Colorado kayakers, rafters won’t get high flows on the mellow Blue River this Memorial Day weekend
If anyone tries to persuade you that 100 cubic feet per second doesn’t make a difference for rafting, point out the Blue River on Memorial Day weekend.
Yesterday afternoon (May 26), Denver Water — the organization that oversees Dillon Reservoir, aka Lake Dillon, and in turn several million gallons of Front Range drinking water — released water from the reservoir into Blue River for the first time since early May. It brought the flow level to about 350 cfs. That’s much better than the measly 200 cfs it was at before this weekend — but still not enough for David McGrath.
The owner of KODI Rafting in Frisco says most commercial outfits need about 450 cfs before they can take trips on a river. When Denver Water only released 350 cfs — just 100 short of the Blue’s magic number — it put a big, dam-sized stopper on plans to raft Silverthorne’s in-town river this holiday.
The close-but-not-quite news was rough, to be sure, but McGrath isn’t too disappointed. A slow start in May could mean a longer, better rafting season, he says, and besides, chilly Summit County isn’t exactly a hub of raft-worthy whitewater. Like most whitewater outfitters, KODI has permits for Clear Creek (213 cfs at Lawson) and multiple stretches on the Arkansas River (799 cfs at Browns Canyon), both of which are flowing right around average for this time of year. Trips start at $65 for adults and $59 for children, with groups leaving from Summit all weekend.
And in the river-boating world, average is never a bad thing.
“It’s only going to get better from here,” said McGrath, who can’t put a date on the start of local rafting, but expects it to be ready within a week or two. “Looks like we’ve got a good amount of snow left in the High Country and we’re hoping for a good season. (We’re) hoping it’s not too fast of a runoff either, but with cooler temperatures it should stay average. Average is perfect — makes it safer for everyone.”
Low heartbeat on the Tenmile
Along with Denver Water, Mother Nature is also putting a damper on heavy flows with cool temperatures and nearly 2 feet of wet, dense snowfall across the county in mid-May.
“That might be a good thing because it could drag our season out a little longer,” McGrath said of a chilly May and delayed flows. “We’ve had these cool temperatures and late moisture, and that could prolong our season a little bit.”
With warming temps come rapidly changing conditions, and that’s a blessing for guide companies. It’s also a blessing for local kayakers like Matti Wade, owner of Ten Mile Creek Kayaks in Frisco, who’s been patiently waiting for his shop’s namesake creek to swell. Near the start of May it was flowing at 320 cfs, but by this weekend it had dropped to 211 cfs.
“The rivers are like a heartbeat: they pulse, so they can drastically drop like a flatline,” Wade said. “But the nice thing is that the extra snow we got gave us some extra water and that might actually lead to better conditions than we might have had otherwise … I think we’re all chomping at the bit, trying to be patient.”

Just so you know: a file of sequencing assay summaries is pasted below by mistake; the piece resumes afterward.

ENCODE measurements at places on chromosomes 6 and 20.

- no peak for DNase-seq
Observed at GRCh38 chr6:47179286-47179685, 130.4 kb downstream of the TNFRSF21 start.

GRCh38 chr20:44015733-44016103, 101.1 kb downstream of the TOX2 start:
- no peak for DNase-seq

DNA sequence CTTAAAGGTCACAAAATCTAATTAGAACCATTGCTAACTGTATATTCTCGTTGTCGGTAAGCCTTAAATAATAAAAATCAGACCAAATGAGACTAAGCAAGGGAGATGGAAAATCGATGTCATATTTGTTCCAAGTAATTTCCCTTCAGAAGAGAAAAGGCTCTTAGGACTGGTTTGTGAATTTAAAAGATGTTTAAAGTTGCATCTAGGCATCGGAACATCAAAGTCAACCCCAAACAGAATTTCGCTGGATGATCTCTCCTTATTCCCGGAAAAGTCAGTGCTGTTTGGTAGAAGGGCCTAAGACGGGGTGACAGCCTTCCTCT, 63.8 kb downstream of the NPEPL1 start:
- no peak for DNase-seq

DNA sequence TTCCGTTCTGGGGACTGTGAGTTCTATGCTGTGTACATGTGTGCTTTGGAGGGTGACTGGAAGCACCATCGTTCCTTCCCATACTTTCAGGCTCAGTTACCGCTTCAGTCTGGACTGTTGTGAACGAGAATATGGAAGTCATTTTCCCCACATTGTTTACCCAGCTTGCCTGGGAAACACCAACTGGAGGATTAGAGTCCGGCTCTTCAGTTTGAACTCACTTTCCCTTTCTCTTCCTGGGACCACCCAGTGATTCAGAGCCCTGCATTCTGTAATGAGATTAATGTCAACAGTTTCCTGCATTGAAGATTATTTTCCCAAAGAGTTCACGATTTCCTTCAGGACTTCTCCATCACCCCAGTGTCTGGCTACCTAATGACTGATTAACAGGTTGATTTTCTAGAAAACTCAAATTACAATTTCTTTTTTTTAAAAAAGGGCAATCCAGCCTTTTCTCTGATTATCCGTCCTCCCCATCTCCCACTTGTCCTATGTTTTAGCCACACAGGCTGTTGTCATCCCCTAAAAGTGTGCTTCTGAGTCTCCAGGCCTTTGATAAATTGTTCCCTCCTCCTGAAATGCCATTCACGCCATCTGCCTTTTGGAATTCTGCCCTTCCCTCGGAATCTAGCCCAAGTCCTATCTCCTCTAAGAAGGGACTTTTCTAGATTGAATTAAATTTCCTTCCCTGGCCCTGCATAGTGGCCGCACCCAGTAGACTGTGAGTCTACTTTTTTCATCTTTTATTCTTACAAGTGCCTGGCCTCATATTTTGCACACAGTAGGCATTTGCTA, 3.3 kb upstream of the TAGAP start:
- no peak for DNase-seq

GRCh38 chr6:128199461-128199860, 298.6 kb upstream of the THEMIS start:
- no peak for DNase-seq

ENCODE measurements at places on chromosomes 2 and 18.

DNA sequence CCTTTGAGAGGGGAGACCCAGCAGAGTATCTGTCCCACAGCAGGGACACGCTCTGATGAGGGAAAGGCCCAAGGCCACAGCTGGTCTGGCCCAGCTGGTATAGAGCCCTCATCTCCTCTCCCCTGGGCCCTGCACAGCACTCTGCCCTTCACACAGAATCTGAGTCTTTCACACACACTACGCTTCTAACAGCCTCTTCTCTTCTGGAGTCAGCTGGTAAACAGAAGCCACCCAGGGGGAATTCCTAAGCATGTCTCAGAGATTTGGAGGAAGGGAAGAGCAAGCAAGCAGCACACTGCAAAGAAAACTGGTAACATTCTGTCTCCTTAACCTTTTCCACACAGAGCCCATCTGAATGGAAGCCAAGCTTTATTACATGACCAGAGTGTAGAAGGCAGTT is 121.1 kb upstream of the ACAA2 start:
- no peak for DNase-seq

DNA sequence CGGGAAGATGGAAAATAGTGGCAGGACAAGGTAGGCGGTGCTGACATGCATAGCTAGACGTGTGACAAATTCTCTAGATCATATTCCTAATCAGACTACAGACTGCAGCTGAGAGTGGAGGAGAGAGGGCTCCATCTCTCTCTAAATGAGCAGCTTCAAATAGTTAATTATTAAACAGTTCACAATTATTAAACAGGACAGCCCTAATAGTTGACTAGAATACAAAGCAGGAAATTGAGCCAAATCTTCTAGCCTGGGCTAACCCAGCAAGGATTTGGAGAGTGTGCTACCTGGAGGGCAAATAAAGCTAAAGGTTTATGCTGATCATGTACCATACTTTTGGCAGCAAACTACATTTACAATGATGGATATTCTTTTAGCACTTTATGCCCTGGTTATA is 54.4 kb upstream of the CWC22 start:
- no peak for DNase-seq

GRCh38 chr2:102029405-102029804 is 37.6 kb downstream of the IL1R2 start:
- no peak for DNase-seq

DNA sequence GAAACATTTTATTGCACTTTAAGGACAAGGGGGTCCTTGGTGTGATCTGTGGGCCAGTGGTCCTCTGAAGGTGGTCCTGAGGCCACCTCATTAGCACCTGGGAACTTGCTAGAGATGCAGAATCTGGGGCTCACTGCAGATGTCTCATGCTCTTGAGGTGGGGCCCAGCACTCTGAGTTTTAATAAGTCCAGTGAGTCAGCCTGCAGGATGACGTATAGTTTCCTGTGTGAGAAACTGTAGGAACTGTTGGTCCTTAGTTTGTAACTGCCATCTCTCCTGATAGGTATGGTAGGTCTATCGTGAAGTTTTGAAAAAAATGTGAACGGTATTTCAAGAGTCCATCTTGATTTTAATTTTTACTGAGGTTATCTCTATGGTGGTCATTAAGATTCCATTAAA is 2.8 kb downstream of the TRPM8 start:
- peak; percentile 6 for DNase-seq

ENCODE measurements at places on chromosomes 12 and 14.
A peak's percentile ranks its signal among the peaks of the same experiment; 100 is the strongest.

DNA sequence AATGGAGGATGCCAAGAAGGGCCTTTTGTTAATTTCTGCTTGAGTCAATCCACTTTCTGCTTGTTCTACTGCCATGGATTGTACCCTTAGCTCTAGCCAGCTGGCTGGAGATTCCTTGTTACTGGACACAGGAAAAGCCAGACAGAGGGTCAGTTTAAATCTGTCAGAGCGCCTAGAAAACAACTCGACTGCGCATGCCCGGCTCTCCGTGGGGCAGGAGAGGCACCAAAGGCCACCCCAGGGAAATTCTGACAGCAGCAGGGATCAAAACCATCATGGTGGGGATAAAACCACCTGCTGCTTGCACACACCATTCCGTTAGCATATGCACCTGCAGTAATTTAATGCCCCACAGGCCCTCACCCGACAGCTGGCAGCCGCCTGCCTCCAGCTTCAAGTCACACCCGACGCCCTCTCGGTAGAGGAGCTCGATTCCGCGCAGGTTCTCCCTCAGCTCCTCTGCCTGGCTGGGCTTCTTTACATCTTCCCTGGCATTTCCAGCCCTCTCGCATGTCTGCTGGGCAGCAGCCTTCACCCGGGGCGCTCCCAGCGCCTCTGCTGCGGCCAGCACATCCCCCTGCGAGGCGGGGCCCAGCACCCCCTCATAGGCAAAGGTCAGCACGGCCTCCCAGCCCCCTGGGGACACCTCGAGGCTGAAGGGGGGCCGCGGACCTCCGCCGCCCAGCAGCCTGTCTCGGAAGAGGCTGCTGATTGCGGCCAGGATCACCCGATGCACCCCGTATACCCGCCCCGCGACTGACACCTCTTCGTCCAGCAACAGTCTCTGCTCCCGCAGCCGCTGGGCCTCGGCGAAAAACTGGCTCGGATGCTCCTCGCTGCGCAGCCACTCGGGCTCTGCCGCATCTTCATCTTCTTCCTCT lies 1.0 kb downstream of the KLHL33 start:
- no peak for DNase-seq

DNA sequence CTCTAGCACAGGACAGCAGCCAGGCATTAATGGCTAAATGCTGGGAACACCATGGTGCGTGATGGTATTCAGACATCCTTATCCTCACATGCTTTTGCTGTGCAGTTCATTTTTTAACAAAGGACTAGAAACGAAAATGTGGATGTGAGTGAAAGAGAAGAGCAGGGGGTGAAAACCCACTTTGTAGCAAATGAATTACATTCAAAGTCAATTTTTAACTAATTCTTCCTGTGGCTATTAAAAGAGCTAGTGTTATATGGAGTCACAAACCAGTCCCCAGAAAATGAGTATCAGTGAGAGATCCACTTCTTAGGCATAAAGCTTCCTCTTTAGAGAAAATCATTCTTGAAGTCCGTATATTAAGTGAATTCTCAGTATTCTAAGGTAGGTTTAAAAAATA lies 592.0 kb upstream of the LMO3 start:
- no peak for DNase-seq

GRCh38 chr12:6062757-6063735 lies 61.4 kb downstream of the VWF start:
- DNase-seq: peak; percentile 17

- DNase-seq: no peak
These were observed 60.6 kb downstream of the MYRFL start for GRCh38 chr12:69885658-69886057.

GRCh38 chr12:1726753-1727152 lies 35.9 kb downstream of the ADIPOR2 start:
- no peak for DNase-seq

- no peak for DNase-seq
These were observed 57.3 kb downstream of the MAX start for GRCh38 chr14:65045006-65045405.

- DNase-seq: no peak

Safety is always the name of the game when playing on rivers, whether flows are above average or below average or raging out of control. Wade said now is a good time for kayakers to practice paddling on Lake Dillon (or head to Buena Vista for this weekend’s CKS Paddlefest), but be wary of chilly conditions. He bundles up with a dry top, fleece and thermals when paddling in May, early June and just about anywhere on Tenmile Creek.
“Just keep your wits about you,” Wade said. “Understand that as the water starts moving faster, with the higher cfs, it will actually be colder. That can lead to exposure issues, like getting tired and fatigued.”
Wade, McGrath and other local boaters like Jeremy Deem are big proponents of training while flows are low, and it doesn’t end with perfecting your paddle stroke. Deem is the whitewater instructor for Colorado Mountain College in Breckenridge and leads several courses every season just for river-rats-in-training, including swift-water rescue, river orientation and something like kayaking 101.
Swift-water training is a must for anyone who wants to start rafting, kayaking or river stand-up paddleboarding, Deem says, and it’s offered several times per season by CMC, plus private outfitters Rocky Mountain Outdoors Center in Buena Vista. The courses cover basics like water safety, rescue skills and how to self-arrest after leaving the relative safety of a boat. There are also refresher courses.
“If you’re feeling rusty, now is a good time to get training through the college or through a private company,” Deem says. “If you’ve never been boating before, I’ll tell you to seek out a reputable guide company. If you’ve been boating for a long time, I’ll say get out your gear, check it, make everything is in good working order and review your swift-water skills.”
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